In every stage and period in history, the black American is present, as demonstrated in the line of imagery repeatedly used in the poem, "My soul has grown deep like the rivers."
The poem portrays the Negro as the cause rather than effect of human civilization. "The Negro" is a historical narrative of the life of the black American. Evidently, he had been present where human civilization thrived. Thus, human society in general has the obligation to preserve the race where humanity has possibly originated or came from. The black American race traces its roots from humanity's earliest peoples, and it is through them that humanity can learn more from their past and hence, they can appreciate the present and their future better because of these direct descendants of the earliest humans on earth. Put in the historical context, pure imagery and symbolism in "The Negro" gains deeper meaning, relevance, and significance to the reader.
However, it is important to note that the poem is also put in the political context that Hughes had been put in during his time. The poem, though written in a purely historical context, can also be interpreted as an attempt to create awareness to the reader about the regretfully sorry plight of the black American race as it embarks in a new period and society -- that is, the period of intellectual and material progress, modernism.
It becomes apparent in the poem that Hughes feels threatened with the emergence of modernism, fearing that the black American heritage will be erased from the hearts and minds of black Americans, specifically, and humanity, generally. For him, the prevalence of modernism marks the further dominance of the white American, which means marginalization of the black Americans would prevail, and perhaps, become tolerated, in the same way that black slavery became a legitimate practice in the 18th and 19th centuries.
In line with this argument, Higgins (1988) supports the claim about Hughes being averse about the promise and eventual effects of modernism to humanity, and most especially, to the black American society. He contends that Hughes considers modernism as "intellectually pretentious," a period and movement in history wherein humanity loses its significance, and the Negro society being put in danger of 'social extinction,' which means the eventual loss of the heritage and culture of the African race. For Hughes, humanity can only realize its full potential is he or she uses his/her skills and talents rather than leaving humanity's plight to science, technology, and development, concepts that involve only machines, objects as commodities, and other tangible materials that puts greater value to the object itself rather than the maker of the object.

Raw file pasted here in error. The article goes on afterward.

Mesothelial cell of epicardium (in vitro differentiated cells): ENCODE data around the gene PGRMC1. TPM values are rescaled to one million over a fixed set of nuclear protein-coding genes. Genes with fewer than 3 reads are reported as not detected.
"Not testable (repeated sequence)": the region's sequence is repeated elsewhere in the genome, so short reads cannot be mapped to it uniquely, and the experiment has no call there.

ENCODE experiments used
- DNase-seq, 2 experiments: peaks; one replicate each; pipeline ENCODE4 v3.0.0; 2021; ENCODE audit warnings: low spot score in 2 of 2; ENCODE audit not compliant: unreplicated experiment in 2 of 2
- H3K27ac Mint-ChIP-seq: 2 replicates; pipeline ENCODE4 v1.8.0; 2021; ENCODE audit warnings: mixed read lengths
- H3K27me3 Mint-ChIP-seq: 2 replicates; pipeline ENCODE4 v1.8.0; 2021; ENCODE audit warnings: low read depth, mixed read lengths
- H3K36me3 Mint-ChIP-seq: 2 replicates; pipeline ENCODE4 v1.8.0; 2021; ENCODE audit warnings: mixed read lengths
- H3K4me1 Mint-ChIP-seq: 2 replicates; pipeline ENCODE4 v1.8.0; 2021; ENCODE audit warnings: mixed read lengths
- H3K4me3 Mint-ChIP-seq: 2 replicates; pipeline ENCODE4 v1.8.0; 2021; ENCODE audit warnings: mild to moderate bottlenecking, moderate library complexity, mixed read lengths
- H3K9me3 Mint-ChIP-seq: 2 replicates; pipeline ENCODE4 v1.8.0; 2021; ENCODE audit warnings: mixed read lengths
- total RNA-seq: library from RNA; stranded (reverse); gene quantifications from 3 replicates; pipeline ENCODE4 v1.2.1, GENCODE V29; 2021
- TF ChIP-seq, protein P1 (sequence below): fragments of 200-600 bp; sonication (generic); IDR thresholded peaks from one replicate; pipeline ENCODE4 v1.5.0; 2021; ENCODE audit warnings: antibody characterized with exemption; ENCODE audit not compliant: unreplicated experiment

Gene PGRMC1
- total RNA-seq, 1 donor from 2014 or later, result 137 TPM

Lund (2002) expresses this dichotomy between modernism and Hughes' belief in traditional means of living life. In her analysis of the poets' works, she argues that Hughes' poetry is laden with message that "intend to express our individual dark-skinned selves without fear or shame...We know we are beautiful. And ugly too. If colored people are pleased, we are glad. If they are not, their displeasure doesn't matter either. We build our temples for tomorrow." This assertion from Hughes reflects his own meaning of attaining emancipation from the white American society. Instead of integrating himself to the society, he seeks to diversify himself and establish his own identity as a black American, with the end towards achieving recognition of the black American heritage and culture as an important factor that helped build and develop human civilization.
This end is also expressed in "Dream Variations," a poem where Hughes is known to express his true, individual self. As opposed to poems that seek to achieve emancipation collectively, "Dream Variations" seeks to achieve personal emancipation, a process wherein an individual achieves intellectual emancipation by clearing someone's mind from any prejudice and discrimination. As evident in the poem, Hughes used his subjective and personal interpretations of what it is like being a black American in his society. In the poem, his being black is associated with the darkness of the night. For Hughes, it is only during the night that differences among people fade and give way towards equality. However, as shown during the day, the Negro has yet to experience equal status with the white American, and "[t]o fling my arms wide in the face of the sun" is but a dream that is yet to materialize as truth and reality for Hughes. Imagery and symbolism pervades "Dream Variations" in order to express this point or dichotomy. The poem seeks to reconcile the black American's dream for himself and his race and the hard realities that he experiences as a member of a marginalized race in the dominantly white American society.
Aaron, D. (1988). "The life of Langston Hughes." The New Republic, Vol. 199, No. 15.
Barker, a. (1997). "Art of the soul men." History Today, Vol. 47, No. 8.
Huggins, N. (1988). "The life of Langston Hughes: I dream a world." The Nation, Vol. 247, No. 9.
Hughes, L.E-text of "Dream Variations." Available at http://www.poets.org/poems/poems.cfm?45442B7C000C07010E77.
____. E-text of "Harlem." Available at http://www.csustan.edu/english/reuben/pal/chap9/hughes.html.
____. E-text of "The Negro Speaks of Rivers." Available at http://www.vmlinux.org/ilse/lit/hughes.htm.
Lund, E. (2002). "Langston Hughes set poetry jazz to a beat." Christian Science Monitor, Vol. 94, Issue 66.